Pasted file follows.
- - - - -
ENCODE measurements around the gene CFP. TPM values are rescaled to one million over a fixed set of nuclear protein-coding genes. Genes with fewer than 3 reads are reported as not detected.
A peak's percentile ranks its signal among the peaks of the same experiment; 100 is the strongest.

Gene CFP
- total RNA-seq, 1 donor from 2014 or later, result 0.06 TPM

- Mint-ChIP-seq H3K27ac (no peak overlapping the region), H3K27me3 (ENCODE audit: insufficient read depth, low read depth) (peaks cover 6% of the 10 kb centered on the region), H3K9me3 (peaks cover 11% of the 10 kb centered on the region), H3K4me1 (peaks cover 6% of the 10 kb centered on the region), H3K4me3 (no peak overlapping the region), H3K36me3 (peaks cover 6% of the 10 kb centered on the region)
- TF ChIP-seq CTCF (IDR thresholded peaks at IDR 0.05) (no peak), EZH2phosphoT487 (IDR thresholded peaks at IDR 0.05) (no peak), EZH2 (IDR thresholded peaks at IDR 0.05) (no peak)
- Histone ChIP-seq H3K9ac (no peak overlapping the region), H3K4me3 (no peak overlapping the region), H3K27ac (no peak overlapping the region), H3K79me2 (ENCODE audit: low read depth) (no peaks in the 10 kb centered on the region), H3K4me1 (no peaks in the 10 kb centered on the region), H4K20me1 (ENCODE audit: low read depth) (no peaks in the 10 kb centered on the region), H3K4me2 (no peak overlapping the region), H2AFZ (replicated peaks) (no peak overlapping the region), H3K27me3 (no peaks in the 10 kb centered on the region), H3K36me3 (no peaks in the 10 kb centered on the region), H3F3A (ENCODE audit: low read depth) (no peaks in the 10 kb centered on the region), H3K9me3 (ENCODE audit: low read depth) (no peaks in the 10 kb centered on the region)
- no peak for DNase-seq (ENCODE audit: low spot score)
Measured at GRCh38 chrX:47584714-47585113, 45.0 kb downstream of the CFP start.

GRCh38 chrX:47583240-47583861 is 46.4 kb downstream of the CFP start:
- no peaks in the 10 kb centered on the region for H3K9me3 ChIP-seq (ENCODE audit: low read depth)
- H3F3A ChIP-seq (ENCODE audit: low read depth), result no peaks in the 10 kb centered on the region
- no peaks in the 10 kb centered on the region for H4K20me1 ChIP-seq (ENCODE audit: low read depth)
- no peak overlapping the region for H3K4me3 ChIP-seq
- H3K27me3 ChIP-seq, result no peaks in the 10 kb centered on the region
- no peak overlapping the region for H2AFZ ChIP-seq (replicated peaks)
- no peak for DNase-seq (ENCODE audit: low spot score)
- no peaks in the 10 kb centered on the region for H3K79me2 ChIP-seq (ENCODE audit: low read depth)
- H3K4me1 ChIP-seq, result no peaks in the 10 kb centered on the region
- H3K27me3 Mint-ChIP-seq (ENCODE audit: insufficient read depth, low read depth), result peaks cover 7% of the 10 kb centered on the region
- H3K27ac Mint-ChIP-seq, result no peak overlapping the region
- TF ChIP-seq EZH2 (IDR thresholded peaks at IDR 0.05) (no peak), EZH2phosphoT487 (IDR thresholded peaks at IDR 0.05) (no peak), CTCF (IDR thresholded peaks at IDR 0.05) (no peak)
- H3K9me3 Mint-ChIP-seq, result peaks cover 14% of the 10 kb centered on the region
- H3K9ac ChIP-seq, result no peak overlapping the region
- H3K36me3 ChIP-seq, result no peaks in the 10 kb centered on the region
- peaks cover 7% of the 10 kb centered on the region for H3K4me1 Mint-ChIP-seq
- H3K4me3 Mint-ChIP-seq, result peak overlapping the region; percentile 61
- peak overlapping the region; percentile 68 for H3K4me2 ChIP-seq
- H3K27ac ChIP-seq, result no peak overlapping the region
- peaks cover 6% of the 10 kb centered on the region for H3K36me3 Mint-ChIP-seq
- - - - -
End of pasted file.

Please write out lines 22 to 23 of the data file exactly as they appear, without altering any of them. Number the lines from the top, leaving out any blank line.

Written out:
- TF ChIP-seq EZH2 (IDR thresholded peaks at IDR 0.05) (no peak), EZH2phosphoT487 (IDR thresholded peaks at IDR 0.05) (no peak), CTCF (IDR thresholded peaks at IDR 0.05) (no peak)
- H3K9me3 Mint-ChIP-seq, result peaks cover 14% of the 10 kb centered on the region